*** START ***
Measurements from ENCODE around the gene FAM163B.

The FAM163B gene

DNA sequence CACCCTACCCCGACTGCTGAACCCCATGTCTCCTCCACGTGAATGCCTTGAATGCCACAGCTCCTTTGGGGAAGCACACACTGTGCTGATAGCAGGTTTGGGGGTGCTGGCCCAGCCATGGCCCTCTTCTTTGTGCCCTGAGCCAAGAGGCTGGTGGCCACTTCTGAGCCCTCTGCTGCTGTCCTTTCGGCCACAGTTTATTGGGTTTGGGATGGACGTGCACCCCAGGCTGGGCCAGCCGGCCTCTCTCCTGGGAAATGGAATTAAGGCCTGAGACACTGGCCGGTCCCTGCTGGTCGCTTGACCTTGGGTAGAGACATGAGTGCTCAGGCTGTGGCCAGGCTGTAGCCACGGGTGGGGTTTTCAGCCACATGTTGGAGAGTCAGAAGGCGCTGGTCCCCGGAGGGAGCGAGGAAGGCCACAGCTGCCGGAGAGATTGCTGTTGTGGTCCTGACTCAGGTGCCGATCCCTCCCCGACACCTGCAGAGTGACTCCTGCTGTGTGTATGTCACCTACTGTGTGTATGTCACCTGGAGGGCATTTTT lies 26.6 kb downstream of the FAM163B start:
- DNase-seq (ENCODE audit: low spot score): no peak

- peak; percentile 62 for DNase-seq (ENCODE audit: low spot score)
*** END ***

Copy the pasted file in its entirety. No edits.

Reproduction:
Measurements from ENCODE around the gene FAM163B.

The FAM163B gene

DNA sequence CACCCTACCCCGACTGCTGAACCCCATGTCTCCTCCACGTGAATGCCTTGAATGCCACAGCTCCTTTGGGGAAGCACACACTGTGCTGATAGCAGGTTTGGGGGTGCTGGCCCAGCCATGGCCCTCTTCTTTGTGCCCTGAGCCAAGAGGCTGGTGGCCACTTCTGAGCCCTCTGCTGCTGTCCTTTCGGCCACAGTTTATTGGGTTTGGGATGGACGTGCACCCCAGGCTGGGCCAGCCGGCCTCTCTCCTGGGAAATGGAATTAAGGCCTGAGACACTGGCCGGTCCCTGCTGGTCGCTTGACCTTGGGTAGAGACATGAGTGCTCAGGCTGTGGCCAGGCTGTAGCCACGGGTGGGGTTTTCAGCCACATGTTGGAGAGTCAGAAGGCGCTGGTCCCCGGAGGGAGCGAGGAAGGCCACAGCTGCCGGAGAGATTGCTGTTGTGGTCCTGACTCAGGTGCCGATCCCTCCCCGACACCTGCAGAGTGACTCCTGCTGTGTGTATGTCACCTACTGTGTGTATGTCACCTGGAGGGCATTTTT lies 26.6 kb downstream of the FAM163B start:
- DNase-seq (ENCODE audit: low spot score): no peak

- peak; percentile 62 for DNase-seq (ENCODE audit: low spot score)